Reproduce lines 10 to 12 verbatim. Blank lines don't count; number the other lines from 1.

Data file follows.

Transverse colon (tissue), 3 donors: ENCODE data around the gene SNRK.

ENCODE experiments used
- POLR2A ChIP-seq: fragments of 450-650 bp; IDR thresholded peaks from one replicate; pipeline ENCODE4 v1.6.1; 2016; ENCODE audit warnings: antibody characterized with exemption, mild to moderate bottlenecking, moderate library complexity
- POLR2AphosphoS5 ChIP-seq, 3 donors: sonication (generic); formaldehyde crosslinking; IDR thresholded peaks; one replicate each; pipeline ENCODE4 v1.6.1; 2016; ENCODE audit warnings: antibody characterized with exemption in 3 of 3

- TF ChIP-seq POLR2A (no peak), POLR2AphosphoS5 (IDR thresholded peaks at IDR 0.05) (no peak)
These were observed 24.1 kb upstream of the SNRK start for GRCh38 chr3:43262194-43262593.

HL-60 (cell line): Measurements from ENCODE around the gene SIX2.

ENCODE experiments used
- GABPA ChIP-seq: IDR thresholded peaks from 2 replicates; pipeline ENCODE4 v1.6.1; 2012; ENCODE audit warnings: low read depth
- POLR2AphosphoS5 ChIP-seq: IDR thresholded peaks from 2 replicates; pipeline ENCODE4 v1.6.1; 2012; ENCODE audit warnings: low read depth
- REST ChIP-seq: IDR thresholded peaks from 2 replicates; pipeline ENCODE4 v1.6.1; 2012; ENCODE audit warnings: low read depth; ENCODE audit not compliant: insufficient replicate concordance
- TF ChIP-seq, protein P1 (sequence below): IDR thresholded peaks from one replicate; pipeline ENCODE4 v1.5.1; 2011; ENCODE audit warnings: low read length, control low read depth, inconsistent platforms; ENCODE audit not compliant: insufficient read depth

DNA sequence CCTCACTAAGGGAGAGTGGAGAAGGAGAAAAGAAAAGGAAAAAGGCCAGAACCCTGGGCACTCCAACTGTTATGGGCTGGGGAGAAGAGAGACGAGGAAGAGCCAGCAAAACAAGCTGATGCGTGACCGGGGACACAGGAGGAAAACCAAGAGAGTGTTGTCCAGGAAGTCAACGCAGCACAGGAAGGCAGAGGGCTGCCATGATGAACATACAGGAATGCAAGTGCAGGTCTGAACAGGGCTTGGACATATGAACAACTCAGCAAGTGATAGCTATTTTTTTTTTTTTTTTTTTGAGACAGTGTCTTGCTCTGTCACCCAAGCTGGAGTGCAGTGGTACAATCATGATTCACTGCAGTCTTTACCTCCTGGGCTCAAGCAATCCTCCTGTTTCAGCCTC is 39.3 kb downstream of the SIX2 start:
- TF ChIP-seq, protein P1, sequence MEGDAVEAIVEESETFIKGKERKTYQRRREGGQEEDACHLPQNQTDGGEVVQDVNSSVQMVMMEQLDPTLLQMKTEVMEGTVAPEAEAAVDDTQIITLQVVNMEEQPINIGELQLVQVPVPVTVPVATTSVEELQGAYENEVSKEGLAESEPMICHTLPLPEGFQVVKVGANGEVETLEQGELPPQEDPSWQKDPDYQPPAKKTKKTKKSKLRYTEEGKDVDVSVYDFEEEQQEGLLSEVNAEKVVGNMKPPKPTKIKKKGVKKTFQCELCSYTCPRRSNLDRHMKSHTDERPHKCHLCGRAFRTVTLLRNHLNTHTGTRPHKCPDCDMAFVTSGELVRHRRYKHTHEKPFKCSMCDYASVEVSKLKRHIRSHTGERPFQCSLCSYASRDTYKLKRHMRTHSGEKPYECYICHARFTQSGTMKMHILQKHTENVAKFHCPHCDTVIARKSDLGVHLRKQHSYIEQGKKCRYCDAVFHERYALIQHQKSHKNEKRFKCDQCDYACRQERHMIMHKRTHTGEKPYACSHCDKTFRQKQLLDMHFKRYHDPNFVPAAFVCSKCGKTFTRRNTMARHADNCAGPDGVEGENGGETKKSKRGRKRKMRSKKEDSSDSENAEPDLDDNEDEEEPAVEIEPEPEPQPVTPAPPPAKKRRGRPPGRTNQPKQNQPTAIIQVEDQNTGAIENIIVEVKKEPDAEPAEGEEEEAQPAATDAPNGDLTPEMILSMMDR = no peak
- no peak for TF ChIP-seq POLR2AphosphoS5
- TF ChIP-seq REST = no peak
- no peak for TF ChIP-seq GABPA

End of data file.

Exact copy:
- POLR2AphosphoS5 ChIP-seq: IDR thresholded peaks from 2 replicates; pipeline ENCODE4 v1.6.1; 2012; ENCODE audit warnings: low read depth
- REST ChIP-seq: IDR thresholded peaks from 2 replicates; pipeline ENCODE4 v1.6.1; 2012; ENCODE audit warnings: low read depth; ENCODE audit not compliant: insufficient replicate concordance
- TF ChIP-seq, protein P1 (sequence below): IDR thresholded peaks from one replicate; pipeline ENCODE4 v1.5.1; 2011; ENCODE audit warnings: low read length, control low read depth, inconsistent platforms; ENCODE audit not compliant: insufficient read depth